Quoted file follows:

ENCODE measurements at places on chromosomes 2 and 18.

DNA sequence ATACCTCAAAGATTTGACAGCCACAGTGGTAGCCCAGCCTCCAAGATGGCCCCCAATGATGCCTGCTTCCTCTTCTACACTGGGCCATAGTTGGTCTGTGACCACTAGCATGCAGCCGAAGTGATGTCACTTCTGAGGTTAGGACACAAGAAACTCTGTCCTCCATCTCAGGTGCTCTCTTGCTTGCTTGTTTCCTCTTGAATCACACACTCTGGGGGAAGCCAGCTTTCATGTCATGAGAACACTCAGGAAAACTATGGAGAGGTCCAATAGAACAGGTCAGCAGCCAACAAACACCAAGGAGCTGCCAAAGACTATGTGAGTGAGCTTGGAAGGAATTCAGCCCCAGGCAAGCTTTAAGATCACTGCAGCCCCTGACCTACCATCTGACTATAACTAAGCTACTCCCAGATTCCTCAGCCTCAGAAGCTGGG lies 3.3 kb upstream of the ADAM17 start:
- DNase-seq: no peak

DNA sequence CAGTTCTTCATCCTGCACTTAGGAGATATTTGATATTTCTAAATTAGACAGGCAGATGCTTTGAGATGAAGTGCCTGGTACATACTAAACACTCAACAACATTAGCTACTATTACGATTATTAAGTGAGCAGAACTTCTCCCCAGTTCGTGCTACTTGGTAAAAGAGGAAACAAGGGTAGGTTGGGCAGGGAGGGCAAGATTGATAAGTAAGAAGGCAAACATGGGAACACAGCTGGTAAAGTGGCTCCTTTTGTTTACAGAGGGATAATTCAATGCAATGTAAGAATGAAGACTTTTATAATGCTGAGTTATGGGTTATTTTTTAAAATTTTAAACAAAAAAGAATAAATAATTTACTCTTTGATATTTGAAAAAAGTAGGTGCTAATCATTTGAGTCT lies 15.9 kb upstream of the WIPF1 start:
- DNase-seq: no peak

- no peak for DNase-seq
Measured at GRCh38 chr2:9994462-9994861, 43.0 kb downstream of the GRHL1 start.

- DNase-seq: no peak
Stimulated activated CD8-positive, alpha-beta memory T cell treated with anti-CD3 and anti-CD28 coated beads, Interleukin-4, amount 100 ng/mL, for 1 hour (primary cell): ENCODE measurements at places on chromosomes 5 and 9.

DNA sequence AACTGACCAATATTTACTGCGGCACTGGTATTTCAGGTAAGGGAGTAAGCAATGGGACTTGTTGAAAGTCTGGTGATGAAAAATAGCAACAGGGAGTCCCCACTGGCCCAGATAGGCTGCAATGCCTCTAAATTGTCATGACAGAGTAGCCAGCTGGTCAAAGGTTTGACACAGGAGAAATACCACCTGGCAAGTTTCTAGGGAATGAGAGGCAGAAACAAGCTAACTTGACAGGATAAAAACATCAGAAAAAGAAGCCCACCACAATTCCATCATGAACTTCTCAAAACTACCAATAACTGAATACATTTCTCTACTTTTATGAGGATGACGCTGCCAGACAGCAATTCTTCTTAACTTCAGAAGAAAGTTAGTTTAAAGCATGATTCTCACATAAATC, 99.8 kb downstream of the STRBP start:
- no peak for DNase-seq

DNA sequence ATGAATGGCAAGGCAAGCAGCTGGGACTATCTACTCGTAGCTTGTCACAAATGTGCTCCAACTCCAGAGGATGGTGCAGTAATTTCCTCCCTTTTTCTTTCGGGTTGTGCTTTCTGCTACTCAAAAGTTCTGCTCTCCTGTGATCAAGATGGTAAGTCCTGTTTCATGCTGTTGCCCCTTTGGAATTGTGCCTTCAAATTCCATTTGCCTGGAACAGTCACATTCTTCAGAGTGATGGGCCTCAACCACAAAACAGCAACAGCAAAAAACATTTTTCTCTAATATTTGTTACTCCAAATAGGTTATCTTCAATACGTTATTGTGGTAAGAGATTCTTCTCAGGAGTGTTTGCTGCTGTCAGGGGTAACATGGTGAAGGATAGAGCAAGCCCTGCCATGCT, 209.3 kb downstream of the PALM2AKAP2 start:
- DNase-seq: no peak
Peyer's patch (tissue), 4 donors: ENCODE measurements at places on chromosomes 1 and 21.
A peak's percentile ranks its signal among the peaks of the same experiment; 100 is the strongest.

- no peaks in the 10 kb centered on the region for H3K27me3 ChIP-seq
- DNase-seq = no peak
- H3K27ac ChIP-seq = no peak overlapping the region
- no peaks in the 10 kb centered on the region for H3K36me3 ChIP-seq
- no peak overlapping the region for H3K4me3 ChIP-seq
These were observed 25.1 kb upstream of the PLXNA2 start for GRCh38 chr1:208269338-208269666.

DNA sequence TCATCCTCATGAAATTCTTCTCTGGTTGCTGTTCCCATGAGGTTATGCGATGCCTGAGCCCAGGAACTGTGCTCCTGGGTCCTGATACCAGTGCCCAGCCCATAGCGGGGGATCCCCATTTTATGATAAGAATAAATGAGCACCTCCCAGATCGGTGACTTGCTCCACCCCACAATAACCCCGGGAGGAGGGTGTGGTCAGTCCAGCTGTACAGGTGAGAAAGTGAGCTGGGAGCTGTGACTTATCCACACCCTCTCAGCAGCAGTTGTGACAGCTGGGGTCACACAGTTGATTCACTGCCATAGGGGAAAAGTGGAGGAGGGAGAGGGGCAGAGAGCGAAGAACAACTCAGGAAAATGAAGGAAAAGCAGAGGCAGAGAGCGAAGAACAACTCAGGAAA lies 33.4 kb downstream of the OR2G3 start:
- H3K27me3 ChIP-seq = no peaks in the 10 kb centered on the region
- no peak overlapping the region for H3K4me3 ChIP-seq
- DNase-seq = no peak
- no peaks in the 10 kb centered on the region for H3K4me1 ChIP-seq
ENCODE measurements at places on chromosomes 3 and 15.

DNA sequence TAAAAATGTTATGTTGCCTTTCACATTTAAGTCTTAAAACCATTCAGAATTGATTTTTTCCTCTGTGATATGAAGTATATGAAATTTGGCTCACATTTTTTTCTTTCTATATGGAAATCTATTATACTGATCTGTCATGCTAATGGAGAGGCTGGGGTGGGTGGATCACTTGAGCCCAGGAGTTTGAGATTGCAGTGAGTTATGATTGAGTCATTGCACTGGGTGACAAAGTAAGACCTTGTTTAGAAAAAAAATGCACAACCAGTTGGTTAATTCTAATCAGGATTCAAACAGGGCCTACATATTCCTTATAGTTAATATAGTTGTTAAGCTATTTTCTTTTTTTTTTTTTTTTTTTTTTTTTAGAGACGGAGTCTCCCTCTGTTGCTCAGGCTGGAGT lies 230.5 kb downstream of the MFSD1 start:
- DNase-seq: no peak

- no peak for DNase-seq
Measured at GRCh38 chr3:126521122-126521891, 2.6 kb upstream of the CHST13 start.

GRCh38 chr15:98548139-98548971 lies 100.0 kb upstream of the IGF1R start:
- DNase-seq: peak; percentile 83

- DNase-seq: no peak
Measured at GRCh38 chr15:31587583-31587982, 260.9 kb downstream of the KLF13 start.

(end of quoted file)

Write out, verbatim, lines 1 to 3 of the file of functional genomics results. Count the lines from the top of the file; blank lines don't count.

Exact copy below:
ENCODE measurements at places on chromosomes 2 and 18.

DNA sequence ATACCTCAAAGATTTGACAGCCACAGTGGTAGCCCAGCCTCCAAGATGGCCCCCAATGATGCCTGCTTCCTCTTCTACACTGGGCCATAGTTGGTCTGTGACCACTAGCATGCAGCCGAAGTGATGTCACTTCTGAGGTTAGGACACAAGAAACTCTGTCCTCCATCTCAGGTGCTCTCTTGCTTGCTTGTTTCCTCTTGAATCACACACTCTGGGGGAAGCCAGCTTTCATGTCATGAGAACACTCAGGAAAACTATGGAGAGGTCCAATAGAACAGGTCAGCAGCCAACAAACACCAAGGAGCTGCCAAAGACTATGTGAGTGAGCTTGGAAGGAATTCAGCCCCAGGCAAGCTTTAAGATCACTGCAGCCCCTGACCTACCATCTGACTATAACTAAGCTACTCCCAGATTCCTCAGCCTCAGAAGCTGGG lies 3.3 kb upstream of the ADAM17 start:
- DNase-seq: no peak